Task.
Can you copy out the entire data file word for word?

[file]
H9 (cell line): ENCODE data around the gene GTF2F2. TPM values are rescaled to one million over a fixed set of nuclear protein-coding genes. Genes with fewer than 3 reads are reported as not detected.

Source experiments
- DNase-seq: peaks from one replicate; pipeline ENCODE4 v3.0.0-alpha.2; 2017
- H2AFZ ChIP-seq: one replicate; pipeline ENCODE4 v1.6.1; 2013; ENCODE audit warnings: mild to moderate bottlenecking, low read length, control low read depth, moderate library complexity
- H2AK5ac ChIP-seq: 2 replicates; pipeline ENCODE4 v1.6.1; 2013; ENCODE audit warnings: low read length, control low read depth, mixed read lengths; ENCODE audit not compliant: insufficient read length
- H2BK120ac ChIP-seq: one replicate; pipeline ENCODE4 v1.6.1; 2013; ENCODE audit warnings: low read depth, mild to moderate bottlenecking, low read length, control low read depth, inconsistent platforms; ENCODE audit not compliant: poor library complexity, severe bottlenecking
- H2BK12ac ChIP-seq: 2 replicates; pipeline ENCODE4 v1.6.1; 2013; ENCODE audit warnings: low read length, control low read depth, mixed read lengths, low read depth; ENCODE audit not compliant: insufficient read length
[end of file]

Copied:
H9 (cell line): ENCODE data around the gene GTF2F2. TPM values are rescaled to one million over a fixed set of nuclear protein-coding genes. Genes with fewer than 3 reads are reported as not detected.

Source experiments
- DNase-seq: peaks from one replicate; pipeline ENCODE4 v3.0.0-alpha.2; 2017
- H2AFZ ChIP-seq: one replicate; pipeline ENCODE4 v1.6.1; 2013; ENCODE audit warnings: mild to moderate bottlenecking, low read length, control low read depth, moderate library complexity
- H2AK5ac ChIP-seq: 2 replicates; pipeline ENCODE4 v1.6.1; 2013; ENCODE audit warnings: low read length, control low read depth, mixed read lengths; ENCODE audit not compliant: insufficient read length
- H2BK120ac ChIP-seq: one replicate; pipeline ENCODE4 v1.6.1; 2013; ENCODE audit warnings: low read depth, mild to moderate bottlenecking, low read length, control low read depth, inconsistent platforms; ENCODE audit not compliant: poor library complexity, severe bottlenecking
- H2BK12ac ChIP-seq: 2 replicates; pipeline ENCODE4 v1.6.1; 2013; ENCODE audit warnings: low read length, control low read depth, mixed read lengths, low read depth; ENCODE audit not compliant: insufficient read length